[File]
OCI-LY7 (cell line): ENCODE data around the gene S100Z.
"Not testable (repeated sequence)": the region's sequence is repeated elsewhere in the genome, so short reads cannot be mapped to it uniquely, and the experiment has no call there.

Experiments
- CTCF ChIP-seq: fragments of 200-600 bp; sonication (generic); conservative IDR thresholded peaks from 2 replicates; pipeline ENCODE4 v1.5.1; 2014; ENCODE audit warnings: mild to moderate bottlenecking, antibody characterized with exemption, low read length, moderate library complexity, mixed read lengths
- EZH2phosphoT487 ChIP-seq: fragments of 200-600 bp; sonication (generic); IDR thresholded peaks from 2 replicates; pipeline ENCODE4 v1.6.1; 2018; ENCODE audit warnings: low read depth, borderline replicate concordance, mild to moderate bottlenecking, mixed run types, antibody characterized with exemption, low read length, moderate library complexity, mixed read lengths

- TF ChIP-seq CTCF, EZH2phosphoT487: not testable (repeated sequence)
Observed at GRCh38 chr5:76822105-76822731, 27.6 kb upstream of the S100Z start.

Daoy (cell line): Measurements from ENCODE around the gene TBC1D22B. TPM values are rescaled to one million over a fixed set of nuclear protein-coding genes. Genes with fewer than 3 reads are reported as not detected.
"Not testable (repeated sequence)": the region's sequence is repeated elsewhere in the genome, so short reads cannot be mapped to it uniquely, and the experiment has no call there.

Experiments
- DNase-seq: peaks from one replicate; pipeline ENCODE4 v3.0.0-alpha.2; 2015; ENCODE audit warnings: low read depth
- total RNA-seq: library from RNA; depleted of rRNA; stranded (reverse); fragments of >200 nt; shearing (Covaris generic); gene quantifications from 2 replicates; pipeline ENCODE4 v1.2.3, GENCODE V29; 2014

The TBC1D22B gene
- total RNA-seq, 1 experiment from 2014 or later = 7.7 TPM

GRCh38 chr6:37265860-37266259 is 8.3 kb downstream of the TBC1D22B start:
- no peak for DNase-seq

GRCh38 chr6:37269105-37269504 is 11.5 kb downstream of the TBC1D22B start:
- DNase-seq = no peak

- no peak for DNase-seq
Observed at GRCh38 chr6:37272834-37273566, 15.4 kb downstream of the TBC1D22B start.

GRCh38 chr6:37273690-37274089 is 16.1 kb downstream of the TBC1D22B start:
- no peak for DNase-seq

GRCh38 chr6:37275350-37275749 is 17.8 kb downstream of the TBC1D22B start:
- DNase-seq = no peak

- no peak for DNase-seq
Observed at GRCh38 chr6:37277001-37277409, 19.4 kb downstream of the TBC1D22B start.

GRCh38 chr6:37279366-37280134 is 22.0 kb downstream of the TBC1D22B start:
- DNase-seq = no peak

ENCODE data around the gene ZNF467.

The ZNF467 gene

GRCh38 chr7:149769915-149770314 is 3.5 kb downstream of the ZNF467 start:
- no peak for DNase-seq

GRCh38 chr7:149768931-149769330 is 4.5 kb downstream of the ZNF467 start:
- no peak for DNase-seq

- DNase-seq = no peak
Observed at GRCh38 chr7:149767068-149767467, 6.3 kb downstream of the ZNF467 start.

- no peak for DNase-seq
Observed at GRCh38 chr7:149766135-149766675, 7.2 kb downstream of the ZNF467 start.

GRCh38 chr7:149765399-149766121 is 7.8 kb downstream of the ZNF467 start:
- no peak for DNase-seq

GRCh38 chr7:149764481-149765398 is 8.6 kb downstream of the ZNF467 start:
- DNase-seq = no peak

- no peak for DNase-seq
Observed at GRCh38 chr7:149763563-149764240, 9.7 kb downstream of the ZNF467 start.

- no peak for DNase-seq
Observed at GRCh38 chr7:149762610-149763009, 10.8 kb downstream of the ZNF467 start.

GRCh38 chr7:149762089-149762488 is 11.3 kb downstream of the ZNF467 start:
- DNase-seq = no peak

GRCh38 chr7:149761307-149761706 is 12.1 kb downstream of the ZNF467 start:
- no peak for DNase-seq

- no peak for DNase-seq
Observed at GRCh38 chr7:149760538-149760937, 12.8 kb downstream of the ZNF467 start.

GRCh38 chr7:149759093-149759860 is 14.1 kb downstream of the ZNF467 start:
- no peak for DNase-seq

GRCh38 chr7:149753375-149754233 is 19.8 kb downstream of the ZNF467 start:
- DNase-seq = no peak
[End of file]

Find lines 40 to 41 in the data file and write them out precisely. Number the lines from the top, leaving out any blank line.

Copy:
- no peak for DNase-seq

GRCh38 chr7:149764481-149765398 is 8.6 kb downstream of the ZNF467 start: